“American remake” are two words that drive a stake in the heart of most cinephiles. And for good reason: Most Hollywood redos of foreign fare are very bad. The ones that are good — or even, dare we say, better than the original — we can put on a very short list. (Here’s one example, and it’s blasphemous: “Let Me In” is a better film than “Let the Right One In.” Come at us.) We’re especially on edge about the inevitable remake of the German comedy “Toni Erdmann,” no less because it was our favorite film of last year. But we’re feeling a little better hearing this: Lena Dunham and her “Girls” co-creator Jenni Konner may wind up the ones adapting it.
If you haven’t heard of “Toni Erdmann” — and it was nominated for an Oscar and made about $1.4 million in the U.S., which for an import is nothing to sneeze at — it concerns a workaholic woman (Sandra Huller) whose life unravels at the hands of her goofball father (Peter Simonischek), who dons bad fake teeth and an even worse wig and pretends to be a life coach/entrepreneur/annoyance named Toni Erdmann. Yes, as plenty of critics pointed out, that sounds like the plot of a dumb Adam Sandler film. In fact, it’s almost the same plot as “That’s My Boy,” in which Sandler terrorized his bourgeois son Andy Samburg.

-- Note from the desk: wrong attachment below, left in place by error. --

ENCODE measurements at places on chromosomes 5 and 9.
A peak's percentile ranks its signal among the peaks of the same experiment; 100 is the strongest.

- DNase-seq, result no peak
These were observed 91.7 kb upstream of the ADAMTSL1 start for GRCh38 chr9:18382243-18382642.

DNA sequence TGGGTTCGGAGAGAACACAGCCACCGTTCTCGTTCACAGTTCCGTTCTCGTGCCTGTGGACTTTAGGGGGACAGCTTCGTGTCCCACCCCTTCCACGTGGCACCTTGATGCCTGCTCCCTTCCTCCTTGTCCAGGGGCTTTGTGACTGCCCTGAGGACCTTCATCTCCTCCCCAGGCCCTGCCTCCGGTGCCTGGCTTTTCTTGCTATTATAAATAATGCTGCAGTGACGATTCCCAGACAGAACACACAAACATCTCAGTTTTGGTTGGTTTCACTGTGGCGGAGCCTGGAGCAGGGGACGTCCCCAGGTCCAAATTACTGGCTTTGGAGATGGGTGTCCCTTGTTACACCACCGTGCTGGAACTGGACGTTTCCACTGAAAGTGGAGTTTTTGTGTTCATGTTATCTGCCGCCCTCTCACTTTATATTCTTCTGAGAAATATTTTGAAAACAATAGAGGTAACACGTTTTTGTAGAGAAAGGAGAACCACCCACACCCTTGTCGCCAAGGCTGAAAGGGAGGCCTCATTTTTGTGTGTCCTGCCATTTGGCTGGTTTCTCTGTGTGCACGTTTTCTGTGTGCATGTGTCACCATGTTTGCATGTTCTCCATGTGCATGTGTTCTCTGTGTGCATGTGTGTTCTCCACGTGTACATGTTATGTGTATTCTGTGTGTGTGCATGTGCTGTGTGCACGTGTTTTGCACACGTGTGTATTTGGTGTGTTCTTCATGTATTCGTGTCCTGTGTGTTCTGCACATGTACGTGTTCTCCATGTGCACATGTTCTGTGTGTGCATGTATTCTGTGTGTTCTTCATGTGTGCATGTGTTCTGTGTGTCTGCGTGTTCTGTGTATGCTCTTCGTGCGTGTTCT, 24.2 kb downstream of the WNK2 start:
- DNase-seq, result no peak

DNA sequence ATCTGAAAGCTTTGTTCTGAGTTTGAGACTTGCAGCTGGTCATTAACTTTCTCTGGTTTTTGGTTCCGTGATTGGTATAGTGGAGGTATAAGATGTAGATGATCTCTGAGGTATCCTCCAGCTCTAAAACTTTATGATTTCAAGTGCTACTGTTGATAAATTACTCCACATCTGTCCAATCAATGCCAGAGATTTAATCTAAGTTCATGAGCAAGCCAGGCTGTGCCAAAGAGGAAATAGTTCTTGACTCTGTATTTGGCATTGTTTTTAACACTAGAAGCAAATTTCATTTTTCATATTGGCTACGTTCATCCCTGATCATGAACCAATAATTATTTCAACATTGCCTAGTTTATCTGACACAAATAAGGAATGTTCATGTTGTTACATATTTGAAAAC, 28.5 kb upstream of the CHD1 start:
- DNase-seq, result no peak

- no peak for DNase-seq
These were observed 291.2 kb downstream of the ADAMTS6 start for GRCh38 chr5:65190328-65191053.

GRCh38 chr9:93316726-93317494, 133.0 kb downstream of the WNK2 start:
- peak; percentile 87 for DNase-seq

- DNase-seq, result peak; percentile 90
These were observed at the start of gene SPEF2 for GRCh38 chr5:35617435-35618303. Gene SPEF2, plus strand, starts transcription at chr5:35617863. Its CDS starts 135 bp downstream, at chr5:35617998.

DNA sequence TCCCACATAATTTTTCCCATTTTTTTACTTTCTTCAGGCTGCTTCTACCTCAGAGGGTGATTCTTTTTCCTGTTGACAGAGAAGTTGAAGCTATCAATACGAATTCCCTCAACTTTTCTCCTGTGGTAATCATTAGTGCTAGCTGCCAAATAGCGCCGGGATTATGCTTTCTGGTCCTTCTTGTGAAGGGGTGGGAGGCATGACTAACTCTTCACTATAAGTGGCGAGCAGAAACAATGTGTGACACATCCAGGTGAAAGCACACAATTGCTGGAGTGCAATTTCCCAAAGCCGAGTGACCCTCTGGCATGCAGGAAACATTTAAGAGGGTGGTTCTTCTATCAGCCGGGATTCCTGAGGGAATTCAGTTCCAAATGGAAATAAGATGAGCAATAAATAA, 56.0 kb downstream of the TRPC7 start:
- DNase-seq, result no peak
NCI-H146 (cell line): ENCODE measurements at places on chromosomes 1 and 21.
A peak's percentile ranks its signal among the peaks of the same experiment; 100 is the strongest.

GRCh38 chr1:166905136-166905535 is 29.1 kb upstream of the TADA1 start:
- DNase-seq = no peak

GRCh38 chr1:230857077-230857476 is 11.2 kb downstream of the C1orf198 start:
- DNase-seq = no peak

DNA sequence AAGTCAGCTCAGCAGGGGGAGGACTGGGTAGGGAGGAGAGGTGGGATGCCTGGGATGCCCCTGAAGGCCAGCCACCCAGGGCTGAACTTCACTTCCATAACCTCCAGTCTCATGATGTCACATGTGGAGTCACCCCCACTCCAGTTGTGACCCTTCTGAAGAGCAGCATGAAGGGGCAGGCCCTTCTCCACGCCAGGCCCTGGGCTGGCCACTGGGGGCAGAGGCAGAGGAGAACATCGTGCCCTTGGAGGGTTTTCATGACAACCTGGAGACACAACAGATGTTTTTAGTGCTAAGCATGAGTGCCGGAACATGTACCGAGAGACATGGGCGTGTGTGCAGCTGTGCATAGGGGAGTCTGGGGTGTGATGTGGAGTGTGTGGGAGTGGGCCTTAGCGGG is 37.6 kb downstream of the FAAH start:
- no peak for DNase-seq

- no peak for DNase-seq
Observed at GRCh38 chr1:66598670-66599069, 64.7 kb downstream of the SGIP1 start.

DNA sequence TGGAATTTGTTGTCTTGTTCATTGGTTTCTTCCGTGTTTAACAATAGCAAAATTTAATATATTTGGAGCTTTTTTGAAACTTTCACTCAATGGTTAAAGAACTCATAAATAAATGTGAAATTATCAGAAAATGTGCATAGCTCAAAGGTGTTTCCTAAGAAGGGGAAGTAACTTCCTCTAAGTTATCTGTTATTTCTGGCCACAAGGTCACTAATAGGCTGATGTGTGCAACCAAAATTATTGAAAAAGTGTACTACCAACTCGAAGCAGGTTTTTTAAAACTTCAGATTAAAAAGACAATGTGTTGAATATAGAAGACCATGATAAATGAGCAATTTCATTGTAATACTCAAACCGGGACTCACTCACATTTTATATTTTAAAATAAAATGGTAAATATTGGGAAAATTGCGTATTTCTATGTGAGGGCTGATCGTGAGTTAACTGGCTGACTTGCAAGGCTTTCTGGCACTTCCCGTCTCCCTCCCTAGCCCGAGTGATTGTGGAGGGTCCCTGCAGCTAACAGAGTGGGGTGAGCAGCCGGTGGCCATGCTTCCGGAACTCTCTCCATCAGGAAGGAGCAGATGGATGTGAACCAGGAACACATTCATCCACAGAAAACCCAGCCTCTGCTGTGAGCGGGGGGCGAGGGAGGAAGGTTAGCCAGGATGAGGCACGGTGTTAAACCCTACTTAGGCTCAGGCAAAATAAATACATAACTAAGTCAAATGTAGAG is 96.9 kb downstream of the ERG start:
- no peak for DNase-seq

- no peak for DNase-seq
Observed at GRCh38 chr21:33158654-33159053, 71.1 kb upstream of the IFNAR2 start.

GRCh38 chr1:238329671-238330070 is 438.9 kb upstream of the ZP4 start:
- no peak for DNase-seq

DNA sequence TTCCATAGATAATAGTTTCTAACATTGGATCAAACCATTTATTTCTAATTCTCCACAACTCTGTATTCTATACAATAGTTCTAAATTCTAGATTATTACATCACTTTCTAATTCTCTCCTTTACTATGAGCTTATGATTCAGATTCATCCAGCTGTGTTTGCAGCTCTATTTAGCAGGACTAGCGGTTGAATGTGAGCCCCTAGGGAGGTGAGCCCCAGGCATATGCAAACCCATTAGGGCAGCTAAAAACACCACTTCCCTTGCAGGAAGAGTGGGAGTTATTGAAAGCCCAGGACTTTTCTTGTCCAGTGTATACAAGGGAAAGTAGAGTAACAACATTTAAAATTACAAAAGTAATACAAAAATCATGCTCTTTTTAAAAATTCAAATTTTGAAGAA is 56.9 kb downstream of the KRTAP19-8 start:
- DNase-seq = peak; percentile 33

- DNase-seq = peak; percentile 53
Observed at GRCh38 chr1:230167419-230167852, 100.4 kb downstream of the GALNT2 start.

You might have also heard of “Toni Erdmann” by another name: as “that three-hour German comedy.” (Hey, it’s only 162 minutes.) One of the main worries its fans have had was that the American version would whittle this epic down to two hours or (yikes!) 90 minutes, gutting the nuances and the careful tone, which straddles dark drama and bizarre comedy like a pro. Then again, it did attract august company: It’s tentatively slated to star Kristen Wiig and Jack Nicholson, the latter who saw the film and was so delighted he decided to return to the screen for the first time since 2010’s “How Do You Know.”
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The presence of Dunham and Konner makes us feel even better. If anyone knows what it’s like to be a woman fighting for space in a cut-throat man’s world — one of the most insightful aspects of the original — it’s two women who’ve risen to the top of the entertainment business (and had to fend off swarms of sexist naysayers over social media and elsewhere). And should the two indeed wind up with the gig, they’ll surely keep some of the more risque material. As our critic colleague Sean Burns enthused on Twitter, that almost certainly means we keep the shocking “petit fours” scene — the first thing any normal American remake would cut.
Of course, this is all tentative. The remake currently has no director, and Wiig or even Nicholson could always pull out. And then we may wind up with the crappy, braindrained “Toni Erdmann” anyway. Here’s hoping life finds a way.